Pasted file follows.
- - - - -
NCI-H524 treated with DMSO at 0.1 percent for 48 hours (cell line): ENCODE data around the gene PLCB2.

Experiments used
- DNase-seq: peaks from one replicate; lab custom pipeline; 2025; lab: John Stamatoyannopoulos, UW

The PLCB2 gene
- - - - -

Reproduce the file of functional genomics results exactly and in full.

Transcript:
NCI-H524 treated with DMSO at 0.1 percent for 48 hours (cell line): ENCODE data around the gene PLCB2.

Experiments used
- DNase-seq: peaks from one replicate; lab custom pipeline; 2025; lab: John Stamatoyannopoulos, UW

The PLCB2 gene